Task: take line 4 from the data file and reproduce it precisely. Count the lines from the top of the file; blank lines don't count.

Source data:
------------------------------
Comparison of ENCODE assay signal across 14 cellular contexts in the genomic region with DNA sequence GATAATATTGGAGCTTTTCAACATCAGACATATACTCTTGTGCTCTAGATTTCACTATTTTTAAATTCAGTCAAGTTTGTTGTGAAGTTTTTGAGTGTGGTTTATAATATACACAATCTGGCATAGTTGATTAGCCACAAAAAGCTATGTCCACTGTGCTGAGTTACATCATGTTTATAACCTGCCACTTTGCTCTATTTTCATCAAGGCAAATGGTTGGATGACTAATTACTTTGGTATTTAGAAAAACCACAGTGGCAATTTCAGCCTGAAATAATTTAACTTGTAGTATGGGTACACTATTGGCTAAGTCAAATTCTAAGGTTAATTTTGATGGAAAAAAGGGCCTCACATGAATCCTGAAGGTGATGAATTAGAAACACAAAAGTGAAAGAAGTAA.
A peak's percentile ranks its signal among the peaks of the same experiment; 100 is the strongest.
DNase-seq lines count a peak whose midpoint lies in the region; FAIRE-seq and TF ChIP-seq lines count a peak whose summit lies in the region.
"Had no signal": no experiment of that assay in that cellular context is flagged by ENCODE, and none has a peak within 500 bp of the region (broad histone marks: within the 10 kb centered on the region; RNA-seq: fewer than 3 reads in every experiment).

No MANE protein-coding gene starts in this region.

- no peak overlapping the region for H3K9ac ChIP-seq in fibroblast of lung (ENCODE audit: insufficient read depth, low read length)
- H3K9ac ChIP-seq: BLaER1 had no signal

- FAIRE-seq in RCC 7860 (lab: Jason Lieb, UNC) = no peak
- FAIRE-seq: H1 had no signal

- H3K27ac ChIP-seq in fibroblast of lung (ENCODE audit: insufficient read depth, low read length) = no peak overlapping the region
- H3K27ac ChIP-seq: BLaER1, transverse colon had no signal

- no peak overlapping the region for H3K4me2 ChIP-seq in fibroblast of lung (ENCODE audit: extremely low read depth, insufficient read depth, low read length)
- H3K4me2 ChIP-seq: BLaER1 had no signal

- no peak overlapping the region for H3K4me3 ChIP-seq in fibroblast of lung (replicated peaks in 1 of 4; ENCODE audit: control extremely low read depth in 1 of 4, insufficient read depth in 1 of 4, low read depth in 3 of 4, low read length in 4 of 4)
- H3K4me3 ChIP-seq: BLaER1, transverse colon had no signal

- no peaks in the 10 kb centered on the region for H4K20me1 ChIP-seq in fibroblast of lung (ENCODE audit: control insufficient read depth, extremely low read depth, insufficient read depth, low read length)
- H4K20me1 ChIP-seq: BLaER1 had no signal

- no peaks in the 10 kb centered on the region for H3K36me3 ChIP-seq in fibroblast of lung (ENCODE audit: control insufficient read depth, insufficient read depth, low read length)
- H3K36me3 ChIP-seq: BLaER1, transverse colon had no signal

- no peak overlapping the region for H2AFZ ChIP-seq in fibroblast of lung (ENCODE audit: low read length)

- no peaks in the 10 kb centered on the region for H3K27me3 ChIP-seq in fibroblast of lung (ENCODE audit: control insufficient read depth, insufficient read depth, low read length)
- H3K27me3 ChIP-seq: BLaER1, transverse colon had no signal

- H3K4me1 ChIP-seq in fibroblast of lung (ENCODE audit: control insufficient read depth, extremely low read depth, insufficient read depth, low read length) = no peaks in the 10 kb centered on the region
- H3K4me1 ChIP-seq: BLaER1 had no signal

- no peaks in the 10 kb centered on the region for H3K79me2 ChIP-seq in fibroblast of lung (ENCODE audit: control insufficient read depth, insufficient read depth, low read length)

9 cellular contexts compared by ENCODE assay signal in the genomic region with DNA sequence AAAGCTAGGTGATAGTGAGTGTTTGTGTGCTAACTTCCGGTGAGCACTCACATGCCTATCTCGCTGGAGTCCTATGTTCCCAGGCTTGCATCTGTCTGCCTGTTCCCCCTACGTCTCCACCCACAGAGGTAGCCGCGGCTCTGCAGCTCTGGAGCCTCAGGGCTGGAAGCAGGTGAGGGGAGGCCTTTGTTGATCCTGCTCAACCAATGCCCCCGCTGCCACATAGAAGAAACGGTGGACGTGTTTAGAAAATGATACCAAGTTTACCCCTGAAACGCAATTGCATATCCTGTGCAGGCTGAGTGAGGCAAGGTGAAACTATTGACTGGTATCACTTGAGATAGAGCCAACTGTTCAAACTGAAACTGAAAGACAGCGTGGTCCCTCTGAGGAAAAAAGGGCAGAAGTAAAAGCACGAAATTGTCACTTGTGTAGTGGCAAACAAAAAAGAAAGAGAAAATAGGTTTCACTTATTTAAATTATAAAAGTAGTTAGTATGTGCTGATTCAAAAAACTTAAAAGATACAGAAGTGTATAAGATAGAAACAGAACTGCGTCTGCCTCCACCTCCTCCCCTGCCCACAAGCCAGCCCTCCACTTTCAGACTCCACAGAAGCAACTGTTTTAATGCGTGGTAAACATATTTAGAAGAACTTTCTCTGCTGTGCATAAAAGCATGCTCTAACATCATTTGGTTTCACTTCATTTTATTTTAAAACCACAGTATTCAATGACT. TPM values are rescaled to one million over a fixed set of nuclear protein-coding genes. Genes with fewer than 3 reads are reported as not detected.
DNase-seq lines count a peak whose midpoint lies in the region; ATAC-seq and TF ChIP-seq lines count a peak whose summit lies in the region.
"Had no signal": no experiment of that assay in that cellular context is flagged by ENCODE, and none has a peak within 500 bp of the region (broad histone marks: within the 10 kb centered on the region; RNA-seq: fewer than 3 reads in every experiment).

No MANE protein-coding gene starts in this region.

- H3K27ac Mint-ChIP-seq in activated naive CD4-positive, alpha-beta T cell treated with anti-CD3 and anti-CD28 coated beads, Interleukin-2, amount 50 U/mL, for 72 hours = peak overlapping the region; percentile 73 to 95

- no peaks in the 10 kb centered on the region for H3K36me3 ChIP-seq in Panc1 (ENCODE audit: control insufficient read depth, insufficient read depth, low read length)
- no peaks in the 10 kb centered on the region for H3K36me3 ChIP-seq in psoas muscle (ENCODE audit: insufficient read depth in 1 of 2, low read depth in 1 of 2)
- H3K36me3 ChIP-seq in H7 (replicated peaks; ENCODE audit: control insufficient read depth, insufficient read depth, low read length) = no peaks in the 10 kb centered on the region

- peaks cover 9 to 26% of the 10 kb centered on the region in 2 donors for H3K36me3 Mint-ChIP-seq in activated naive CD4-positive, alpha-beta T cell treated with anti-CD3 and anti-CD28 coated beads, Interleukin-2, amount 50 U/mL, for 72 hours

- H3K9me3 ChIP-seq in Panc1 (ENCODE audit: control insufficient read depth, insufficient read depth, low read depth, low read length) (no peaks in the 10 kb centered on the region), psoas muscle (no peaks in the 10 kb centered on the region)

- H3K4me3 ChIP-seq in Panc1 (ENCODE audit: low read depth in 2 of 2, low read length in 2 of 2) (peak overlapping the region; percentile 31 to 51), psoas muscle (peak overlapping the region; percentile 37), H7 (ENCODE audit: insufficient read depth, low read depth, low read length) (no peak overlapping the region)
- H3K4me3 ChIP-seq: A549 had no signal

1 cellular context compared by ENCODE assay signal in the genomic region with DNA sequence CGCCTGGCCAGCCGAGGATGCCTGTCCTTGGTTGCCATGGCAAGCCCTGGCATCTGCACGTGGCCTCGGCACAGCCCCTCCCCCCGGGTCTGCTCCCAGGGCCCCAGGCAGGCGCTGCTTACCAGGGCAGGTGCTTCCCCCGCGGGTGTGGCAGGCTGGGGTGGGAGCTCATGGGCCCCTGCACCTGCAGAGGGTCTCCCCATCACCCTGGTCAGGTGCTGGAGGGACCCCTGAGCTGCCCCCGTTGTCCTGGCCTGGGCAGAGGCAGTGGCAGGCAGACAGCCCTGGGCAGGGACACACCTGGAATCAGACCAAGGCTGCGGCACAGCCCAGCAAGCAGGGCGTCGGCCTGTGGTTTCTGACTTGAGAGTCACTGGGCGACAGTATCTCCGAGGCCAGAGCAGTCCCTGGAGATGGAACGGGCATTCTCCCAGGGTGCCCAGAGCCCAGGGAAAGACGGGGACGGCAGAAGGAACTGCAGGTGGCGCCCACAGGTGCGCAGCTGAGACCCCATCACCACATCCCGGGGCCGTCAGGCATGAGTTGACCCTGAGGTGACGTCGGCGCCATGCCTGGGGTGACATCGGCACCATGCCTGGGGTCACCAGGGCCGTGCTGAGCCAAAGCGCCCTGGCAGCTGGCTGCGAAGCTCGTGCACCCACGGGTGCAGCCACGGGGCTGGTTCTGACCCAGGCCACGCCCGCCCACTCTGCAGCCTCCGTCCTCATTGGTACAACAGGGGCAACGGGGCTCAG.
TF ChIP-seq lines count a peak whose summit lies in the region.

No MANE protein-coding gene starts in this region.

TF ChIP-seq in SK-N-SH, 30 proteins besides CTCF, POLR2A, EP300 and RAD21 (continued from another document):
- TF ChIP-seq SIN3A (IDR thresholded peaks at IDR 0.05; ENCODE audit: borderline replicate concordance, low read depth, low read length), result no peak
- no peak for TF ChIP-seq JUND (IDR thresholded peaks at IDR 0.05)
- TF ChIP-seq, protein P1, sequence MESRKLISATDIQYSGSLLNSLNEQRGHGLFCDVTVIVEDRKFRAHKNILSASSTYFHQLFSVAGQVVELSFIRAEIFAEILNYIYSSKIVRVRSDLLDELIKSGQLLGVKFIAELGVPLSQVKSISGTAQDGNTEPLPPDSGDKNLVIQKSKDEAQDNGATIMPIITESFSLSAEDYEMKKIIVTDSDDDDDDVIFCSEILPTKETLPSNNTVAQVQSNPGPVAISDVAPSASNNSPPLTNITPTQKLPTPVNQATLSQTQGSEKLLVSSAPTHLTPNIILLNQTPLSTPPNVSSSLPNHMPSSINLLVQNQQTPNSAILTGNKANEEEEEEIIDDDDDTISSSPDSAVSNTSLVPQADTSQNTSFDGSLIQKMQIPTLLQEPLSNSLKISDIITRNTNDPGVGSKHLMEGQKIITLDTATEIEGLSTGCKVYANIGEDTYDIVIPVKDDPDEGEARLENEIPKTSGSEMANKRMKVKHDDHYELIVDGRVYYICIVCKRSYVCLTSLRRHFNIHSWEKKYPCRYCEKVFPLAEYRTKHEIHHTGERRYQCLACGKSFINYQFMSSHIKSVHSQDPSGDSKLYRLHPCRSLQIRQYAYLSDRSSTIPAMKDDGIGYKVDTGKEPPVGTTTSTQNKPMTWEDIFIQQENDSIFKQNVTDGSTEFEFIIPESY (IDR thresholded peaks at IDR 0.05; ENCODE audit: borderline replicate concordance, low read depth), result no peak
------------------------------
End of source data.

"Had no signal": no experiment of that assay in that cellular context is flagged by ENCODE, and none has a peak within 500 bp of the region (broad histone marks: within the 10 kb centered on the region; RNA-seq: fewer than 3 reads in every experiment).